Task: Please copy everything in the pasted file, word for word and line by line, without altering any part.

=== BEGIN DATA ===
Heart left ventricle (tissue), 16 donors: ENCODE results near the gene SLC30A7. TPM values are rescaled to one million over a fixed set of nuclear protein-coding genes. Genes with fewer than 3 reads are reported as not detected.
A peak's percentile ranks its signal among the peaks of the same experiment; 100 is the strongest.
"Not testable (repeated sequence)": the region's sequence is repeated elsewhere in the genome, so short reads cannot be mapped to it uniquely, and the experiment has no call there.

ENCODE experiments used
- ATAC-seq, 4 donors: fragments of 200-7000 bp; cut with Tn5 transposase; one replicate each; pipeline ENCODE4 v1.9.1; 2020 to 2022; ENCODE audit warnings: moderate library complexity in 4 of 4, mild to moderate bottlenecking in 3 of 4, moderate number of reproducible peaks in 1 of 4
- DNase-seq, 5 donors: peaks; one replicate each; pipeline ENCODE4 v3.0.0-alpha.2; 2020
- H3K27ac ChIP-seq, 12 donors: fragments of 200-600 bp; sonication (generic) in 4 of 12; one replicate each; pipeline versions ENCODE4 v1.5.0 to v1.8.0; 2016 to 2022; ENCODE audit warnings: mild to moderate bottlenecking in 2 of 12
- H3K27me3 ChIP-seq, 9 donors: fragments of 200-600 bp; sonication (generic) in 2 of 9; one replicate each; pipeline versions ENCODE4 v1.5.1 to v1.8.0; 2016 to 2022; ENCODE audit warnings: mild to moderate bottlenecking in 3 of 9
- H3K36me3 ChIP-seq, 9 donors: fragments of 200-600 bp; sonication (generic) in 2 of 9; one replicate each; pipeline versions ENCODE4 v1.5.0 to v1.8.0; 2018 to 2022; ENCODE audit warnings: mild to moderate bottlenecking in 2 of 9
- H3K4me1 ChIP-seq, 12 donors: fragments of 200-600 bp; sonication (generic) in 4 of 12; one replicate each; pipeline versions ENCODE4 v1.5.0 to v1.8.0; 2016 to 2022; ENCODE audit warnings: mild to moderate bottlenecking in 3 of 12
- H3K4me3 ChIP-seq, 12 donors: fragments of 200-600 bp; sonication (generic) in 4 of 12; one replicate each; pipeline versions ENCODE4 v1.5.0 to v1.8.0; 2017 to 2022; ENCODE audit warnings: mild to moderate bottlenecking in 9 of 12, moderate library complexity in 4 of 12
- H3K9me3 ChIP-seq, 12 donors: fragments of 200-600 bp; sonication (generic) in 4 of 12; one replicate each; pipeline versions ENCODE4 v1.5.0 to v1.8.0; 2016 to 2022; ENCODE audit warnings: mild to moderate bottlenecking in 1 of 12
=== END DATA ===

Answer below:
Heart left ventricle (tissue), 16 donors: ENCODE results near the gene SLC30A7. TPM values are rescaled to one million over a fixed set of nuclear protein-coding genes. Genes with fewer than 3 reads are reported as not detected.
A peak's percentile ranks its signal among the peaks of the same experiment; 100 is the strongest.
"Not testable (repeated sequence)": the region's sequence is repeated elsewhere in the genome, so short reads cannot be mapped to it uniquely, and the experiment has no call there.

ENCODE experiments used
- ATAC-seq, 4 donors: fragments of 200-7000 bp; cut with Tn5 transposase; one replicate each; pipeline ENCODE4 v1.9.1; 2020 to 2022; ENCODE audit warnings: moderate library complexity in 4 of 4, mild to moderate bottlenecking in 3 of 4, moderate number of reproducible peaks in 1 of 4
- DNase-seq, 5 donors: peaks; one replicate each; pipeline ENCODE4 v3.0.0-alpha.2; 2020
- H3K27ac ChIP-seq, 12 donors: fragments of 200-600 bp; sonication (generic) in 4 of 12; one replicate each; pipeline versions ENCODE4 v1.5.0 to v1.8.0; 2016 to 2022; ENCODE audit warnings: mild to moderate bottlenecking in 2 of 12
- H3K27me3 ChIP-seq, 9 donors: fragments of 200-600 bp; sonication (generic) in 2 of 9; one replicate each; pipeline versions ENCODE4 v1.5.1 to v1.8.0; 2016 to 2022; ENCODE audit warnings: mild to moderate bottlenecking in 3 of 9
- H3K36me3 ChIP-seq, 9 donors: fragments of 200-600 bp; sonication (generic) in 2 of 9; one replicate each; pipeline versions ENCODE4 v1.5.0 to v1.8.0; 2018 to 2022; ENCODE audit warnings: mild to moderate bottlenecking in 2 of 9
- H3K4me1 ChIP-seq, 12 donors: fragments of 200-600 bp; sonication (generic) in 4 of 12; one replicate each; pipeline versions ENCODE4 v1.5.0 to v1.8.0; 2016 to 2022; ENCODE audit warnings: mild to moderate bottlenecking in 3 of 12
- H3K4me3 ChIP-seq, 12 donors: fragments of 200-600 bp; sonication (generic) in 4 of 12; one replicate each; pipeline versions ENCODE4 v1.5.0 to v1.8.0; 2017 to 2022; ENCODE audit warnings: mild to moderate bottlenecking in 9 of 12, moderate library complexity in 4 of 12
- H3K9me3 ChIP-seq, 12 donors: fragments of 200-600 bp; sonication (generic) in 4 of 12; one replicate each; pipeline versions ENCODE4 v1.5.0 to v1.8.0; 2016 to 2022; ENCODE audit warnings: mild to moderate bottlenecking in 1 of 12